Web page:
Home Depot

 
Asset Management, Companies and Industries, Investment Themes, The Economy May 29, 2019

Home Depot

Home Depot (tkr: HD), with a market cap of $215 billion and 2018 revenues of over $100 billion, is the world’s largest home improvement retailer. Offerings include building materials, home improvement products, lawn and garden products and home décor items. Home Depot also provides a number of services, including home improvement installation services and tool and equipment rental. Its warehouse format stores stock over 35,000 products, while one million products are available online. The company’s nearly 2,300 stores are in the U.S. (almost 2,000), Canada (just under 200) and Mexico (about 125), for a total of 13% outside the U.S. The company employs over 400,000 people, 93% of whom earn hourly wages.

Home Depot has two customer segments: professional and do-it-yourself (DIY). The acquisition of Interline in 2015 allowed Home Depot to enter the MRO market (maintenance, repair and operations, delivering supplies and services needed to maintain and upgrade multifamily, hospitality, healthcare and institutional facilities). One additional and growing market is the “do-it-for-me” (DIFM) customer, typically a homeowner who purchases materials at Home Depot and then hires a “Pro” to complete the project or installation. Alongside the aging of the baby boomer generation, there has been a transition from “DIY” to “DIFM,” a trend which Home Depot is well-positioned to capitalize on.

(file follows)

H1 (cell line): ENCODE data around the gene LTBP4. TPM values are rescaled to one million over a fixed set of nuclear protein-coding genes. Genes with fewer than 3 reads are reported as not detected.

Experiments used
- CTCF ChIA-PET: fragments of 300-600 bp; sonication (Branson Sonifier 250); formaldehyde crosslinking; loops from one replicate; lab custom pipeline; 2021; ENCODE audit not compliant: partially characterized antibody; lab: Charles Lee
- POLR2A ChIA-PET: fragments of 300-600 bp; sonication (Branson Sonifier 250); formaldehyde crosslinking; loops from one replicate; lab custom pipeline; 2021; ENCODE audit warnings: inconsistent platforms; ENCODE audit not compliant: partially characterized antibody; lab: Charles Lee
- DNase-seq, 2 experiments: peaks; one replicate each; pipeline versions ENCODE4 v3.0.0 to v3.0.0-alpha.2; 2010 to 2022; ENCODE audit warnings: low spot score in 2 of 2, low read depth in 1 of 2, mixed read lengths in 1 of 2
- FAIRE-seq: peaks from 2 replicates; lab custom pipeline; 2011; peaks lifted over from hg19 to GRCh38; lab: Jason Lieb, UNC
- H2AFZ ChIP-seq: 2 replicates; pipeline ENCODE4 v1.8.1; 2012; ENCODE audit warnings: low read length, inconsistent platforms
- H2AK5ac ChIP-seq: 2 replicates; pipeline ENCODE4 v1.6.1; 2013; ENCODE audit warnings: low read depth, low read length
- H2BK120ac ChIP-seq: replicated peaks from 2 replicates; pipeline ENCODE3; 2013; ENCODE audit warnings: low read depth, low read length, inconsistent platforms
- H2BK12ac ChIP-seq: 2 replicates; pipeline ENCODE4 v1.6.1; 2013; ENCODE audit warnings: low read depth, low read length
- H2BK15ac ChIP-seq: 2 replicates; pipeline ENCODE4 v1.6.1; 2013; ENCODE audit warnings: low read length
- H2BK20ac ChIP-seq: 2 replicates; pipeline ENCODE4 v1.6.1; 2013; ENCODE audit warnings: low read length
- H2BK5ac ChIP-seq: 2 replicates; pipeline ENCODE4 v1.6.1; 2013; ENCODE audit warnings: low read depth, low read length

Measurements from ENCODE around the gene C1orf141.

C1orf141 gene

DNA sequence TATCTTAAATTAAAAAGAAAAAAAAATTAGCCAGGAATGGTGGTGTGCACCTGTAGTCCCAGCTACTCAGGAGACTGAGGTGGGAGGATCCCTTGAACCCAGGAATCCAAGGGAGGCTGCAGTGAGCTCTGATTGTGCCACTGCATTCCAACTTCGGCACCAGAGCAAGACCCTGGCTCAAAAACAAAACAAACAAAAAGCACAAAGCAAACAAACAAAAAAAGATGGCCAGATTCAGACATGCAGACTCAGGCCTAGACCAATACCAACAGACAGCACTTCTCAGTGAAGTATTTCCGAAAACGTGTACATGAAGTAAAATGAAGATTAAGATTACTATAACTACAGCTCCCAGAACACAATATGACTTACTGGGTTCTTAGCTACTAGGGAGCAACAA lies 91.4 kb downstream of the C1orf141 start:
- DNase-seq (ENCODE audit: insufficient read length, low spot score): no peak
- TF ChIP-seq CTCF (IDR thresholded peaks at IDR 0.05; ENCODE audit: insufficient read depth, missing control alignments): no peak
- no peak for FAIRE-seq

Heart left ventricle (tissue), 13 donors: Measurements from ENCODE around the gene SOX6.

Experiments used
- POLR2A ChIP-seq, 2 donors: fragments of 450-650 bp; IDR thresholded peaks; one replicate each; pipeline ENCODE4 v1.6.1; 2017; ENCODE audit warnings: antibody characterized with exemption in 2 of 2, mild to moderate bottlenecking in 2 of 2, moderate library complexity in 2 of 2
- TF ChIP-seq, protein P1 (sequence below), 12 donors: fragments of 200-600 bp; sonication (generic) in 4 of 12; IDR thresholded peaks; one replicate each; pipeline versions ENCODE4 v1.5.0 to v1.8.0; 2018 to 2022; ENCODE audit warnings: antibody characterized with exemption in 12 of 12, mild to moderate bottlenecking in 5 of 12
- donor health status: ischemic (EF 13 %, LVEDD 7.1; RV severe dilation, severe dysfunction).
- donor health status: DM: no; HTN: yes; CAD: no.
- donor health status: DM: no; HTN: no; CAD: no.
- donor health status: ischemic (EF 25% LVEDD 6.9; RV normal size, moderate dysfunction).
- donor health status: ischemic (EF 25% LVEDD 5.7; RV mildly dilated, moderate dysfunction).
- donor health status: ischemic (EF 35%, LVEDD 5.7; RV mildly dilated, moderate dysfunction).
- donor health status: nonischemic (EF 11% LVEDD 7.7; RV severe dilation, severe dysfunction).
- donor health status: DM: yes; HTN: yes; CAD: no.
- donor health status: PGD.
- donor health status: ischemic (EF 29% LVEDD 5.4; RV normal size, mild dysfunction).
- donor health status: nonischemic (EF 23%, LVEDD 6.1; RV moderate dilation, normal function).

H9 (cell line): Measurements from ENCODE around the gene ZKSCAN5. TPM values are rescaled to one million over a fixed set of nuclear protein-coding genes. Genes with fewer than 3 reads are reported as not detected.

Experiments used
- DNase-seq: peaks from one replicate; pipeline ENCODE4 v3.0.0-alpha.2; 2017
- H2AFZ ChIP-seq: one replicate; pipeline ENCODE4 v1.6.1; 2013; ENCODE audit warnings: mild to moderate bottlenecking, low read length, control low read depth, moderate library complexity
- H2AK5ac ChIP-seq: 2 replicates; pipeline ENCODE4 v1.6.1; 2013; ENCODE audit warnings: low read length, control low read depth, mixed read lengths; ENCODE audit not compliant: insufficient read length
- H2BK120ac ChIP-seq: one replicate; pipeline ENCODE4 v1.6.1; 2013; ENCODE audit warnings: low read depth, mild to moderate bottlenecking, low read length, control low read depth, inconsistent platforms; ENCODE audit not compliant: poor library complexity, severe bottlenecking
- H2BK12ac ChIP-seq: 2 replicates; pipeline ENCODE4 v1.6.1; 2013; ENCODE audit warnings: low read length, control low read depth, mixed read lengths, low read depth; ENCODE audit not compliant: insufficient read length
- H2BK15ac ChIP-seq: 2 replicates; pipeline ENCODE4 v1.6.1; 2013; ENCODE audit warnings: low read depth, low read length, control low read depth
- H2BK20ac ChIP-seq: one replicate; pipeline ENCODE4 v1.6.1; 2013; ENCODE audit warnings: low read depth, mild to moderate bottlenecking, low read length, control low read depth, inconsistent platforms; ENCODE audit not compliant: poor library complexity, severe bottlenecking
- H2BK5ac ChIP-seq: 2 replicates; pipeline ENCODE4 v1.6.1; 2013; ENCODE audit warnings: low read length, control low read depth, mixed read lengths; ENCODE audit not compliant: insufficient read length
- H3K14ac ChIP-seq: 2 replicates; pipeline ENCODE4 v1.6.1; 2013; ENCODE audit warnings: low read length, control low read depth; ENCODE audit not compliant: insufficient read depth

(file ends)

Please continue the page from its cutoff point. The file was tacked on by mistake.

While Home Depot faces some risk from slowing in the housing market, the company has considerable opportunities to expand into adjacent businesses, take market share (for example, appliances from Sears) and drive its online presence. Stronger penetration of the Pro business, particularly MRO, is also an opportunity. Home Depot has knowledgeable, helpful employees and does a lot of “culture” training. Since the domestic home improvement market is relatively mature, management plans to focus on the growth opportunities listed above, as well as on driving margins, including improvements in speed and efficiency in the supply chain.

Lowe’s is Home Depot’s largest and most similar competitor. Although Amazon is always a threat, the specialized nature of many of Home Depot’s products, the need for expert purchasing advice in real-time, and the high weight-to-size ratio of many items offer significant protection from online competition. We bought Home Depot as part of our pivot toward more value-oriented stocks. Home Depot is an appropriate “pivot” holding because it is large, primarily U.S.-based, well-managed, pays a reliable dividend and offers products to the vast middle of the market, rather than focusing on luxury/upscale customers.

Individual investment positions detailed in this post should not be construed as a recommendation to purchase or sell the security. Past performance is not necessarily a guide to future performance. There are risks involved in investing, including possible loss of principal. This information is provided for informational purposes only and does not constitute a recommendation for any investment strategy, security or product described herein. Employees and/or owners of Nelson Roberts Investment Advisors, LLC may have a position securities mentioned in this post. Please contact us for a complete list of portfolio holdings. For additional information please contact us at 650-322-4000.

Receive our next post in your inbox.

More from the Blog

Negative Yields

Read More

Reducing Volatility and Adding Value Stocks

Read More